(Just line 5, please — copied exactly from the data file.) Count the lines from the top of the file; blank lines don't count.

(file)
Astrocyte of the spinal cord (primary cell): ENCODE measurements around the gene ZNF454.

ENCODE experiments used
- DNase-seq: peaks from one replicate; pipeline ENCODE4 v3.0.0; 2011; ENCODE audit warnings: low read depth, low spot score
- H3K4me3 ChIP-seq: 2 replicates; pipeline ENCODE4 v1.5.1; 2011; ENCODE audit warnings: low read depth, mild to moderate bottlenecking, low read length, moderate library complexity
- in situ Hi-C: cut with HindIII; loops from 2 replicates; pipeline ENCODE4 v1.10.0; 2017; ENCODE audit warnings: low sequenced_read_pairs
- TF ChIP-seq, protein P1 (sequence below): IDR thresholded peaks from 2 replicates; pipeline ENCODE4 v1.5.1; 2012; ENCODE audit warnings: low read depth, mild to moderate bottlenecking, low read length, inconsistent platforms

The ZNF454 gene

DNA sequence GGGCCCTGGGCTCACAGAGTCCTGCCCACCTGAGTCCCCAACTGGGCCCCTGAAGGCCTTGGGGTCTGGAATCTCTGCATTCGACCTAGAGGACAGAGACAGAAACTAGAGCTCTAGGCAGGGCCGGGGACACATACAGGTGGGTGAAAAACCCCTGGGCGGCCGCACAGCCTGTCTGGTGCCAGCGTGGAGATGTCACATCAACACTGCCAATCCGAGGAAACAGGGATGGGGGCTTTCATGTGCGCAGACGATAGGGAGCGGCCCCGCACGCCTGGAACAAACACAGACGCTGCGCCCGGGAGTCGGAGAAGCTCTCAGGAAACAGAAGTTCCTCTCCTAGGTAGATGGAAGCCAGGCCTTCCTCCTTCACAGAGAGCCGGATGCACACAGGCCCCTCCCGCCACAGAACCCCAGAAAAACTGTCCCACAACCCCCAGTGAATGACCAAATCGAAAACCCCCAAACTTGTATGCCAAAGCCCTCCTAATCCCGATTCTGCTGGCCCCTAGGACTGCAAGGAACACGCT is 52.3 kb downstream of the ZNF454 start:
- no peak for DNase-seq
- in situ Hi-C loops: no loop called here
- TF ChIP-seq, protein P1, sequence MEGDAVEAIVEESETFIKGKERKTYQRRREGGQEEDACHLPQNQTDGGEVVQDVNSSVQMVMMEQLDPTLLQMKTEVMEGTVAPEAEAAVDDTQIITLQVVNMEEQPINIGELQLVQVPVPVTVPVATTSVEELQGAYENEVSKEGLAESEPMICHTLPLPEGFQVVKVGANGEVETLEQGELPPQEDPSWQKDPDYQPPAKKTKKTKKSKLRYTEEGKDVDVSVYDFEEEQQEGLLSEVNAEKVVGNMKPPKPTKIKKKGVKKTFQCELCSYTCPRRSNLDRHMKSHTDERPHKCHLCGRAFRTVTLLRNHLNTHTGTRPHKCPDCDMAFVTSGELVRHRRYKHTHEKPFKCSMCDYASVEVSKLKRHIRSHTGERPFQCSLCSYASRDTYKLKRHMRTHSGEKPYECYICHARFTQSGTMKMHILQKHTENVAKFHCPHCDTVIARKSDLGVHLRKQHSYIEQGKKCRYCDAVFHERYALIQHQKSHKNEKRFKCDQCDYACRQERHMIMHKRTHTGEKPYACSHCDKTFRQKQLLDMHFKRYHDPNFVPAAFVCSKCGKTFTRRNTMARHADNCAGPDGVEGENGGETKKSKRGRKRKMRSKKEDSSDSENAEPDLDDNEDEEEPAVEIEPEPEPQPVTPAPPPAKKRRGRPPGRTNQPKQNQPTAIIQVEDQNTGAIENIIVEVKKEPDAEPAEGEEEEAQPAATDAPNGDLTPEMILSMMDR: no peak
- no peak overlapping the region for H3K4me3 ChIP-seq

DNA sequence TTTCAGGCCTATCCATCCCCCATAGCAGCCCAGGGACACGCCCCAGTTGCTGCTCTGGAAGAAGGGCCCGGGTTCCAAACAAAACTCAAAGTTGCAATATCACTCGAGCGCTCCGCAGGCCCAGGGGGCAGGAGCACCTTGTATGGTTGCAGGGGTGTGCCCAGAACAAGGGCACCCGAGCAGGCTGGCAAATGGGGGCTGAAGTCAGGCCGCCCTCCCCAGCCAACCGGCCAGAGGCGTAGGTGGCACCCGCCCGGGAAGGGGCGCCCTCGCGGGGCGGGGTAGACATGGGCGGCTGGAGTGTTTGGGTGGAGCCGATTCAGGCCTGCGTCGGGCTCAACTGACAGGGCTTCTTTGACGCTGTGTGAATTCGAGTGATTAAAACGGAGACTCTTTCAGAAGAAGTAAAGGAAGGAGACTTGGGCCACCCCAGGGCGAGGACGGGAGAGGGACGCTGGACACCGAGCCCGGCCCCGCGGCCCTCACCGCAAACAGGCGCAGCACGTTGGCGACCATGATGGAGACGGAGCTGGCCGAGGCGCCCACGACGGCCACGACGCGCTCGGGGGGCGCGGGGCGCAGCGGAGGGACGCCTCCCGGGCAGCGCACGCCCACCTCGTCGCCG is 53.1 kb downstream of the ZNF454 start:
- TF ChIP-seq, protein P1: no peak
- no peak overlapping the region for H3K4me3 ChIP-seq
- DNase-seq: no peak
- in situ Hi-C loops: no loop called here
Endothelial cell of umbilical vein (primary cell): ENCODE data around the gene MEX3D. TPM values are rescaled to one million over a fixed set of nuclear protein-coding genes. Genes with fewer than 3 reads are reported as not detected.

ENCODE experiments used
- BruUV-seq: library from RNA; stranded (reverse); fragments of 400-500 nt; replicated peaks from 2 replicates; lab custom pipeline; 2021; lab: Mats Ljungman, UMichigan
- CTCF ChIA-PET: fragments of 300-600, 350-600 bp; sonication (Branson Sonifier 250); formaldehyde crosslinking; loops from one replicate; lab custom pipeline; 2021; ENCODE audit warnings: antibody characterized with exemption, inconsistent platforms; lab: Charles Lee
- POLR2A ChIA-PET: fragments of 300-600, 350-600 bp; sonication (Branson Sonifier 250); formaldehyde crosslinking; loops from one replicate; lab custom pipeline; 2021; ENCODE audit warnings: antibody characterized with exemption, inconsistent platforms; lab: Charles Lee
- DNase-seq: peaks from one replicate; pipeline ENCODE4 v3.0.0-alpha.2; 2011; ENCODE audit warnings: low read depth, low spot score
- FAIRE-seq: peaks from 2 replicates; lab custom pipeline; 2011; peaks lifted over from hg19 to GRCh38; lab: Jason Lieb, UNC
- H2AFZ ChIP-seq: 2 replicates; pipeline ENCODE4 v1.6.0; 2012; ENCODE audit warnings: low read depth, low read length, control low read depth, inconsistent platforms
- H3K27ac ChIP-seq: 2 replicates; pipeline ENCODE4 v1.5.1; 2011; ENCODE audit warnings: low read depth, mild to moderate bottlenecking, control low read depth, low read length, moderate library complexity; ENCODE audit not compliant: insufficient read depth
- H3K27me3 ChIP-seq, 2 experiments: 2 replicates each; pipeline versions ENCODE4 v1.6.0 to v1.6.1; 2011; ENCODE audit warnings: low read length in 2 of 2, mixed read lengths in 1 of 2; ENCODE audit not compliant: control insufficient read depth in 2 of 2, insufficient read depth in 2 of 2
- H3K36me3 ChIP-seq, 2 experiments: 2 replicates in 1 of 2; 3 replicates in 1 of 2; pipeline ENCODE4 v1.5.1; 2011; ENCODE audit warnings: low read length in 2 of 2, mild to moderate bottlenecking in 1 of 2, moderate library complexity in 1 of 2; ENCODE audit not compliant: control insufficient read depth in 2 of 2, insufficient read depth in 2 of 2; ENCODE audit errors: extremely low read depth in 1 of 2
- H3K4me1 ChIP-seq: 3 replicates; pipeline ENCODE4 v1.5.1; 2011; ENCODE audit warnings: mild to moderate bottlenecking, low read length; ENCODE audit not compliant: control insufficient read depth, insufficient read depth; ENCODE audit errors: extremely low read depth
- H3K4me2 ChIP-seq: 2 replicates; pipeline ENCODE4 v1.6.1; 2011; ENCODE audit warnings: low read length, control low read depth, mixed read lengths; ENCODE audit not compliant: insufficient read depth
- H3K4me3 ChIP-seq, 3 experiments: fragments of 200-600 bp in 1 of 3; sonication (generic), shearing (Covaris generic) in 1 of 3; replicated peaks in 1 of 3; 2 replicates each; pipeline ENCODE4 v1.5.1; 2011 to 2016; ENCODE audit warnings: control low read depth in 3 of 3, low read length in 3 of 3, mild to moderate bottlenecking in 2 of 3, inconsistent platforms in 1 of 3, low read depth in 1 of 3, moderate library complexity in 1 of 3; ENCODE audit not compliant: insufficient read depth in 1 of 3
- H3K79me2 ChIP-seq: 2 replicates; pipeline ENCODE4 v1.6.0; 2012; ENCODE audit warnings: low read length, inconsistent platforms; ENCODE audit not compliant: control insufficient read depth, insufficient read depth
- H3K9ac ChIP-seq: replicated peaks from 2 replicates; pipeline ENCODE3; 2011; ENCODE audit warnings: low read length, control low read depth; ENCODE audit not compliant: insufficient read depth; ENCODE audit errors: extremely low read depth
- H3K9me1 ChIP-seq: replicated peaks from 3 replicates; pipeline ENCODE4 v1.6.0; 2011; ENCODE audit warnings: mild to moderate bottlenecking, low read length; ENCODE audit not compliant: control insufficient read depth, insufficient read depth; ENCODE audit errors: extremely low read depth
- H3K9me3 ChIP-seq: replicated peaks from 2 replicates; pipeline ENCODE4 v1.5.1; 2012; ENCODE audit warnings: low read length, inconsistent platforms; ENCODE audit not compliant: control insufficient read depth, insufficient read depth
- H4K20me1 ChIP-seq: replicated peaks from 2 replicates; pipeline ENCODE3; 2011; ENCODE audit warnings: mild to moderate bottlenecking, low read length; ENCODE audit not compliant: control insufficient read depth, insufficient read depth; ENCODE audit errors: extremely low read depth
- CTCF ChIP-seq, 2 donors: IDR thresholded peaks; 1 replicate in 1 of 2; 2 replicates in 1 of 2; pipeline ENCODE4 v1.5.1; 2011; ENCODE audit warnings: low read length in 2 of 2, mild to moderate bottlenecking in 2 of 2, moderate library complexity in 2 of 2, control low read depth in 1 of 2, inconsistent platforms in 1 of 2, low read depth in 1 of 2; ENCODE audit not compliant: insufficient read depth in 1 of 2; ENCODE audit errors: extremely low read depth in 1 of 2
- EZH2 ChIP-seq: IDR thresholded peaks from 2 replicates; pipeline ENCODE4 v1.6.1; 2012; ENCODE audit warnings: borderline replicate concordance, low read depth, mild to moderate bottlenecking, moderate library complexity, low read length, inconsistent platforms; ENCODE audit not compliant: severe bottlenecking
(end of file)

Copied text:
- in situ Hi-C: cut with HindIII; loops from 2 replicates; pipeline ENCODE4 v1.10.0; 2017; ENCODE audit warnings: low sequenced_read_pairs